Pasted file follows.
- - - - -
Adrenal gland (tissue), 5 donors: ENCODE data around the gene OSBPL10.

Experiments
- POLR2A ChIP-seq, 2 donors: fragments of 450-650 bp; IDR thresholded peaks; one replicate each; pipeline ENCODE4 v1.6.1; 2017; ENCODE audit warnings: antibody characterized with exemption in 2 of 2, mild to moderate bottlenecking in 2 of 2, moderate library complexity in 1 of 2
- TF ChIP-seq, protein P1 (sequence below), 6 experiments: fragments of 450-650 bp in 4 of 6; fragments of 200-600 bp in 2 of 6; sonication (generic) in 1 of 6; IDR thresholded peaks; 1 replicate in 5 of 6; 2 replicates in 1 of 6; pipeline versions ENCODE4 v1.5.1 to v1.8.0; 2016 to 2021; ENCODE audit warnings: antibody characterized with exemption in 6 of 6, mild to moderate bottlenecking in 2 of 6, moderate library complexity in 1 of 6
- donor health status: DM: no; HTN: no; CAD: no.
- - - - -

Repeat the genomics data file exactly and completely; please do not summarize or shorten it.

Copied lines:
Adrenal gland (tissue), 5 donors: ENCODE data around the gene OSBPL10.

Experiments
- POLR2A ChIP-seq, 2 donors: fragments of 450-650 bp; IDR thresholded peaks; one replicate each; pipeline ENCODE4 v1.6.1; 2017; ENCODE audit warnings: antibody characterized with exemption in 2 of 2, mild to moderate bottlenecking in 2 of 2, moderate library complexity in 1 of 2
- TF ChIP-seq, protein P1 (sequence below), 6 experiments: fragments of 450-650 bp in 4 of 6; fragments of 200-600 bp in 2 of 6; sonication (generic) in 1 of 6; IDR thresholded peaks; 1 replicate in 5 of 6; 2 replicates in 1 of 6; pipeline versions ENCODE4 v1.5.1 to v1.8.0; 2016 to 2021; ENCODE audit warnings: antibody characterized with exemption in 6 of 6, mild to moderate bottlenecking in 2 of 6, moderate library complexity in 1 of 6
- donor health status: DM: no; HTN: no; CAD: no.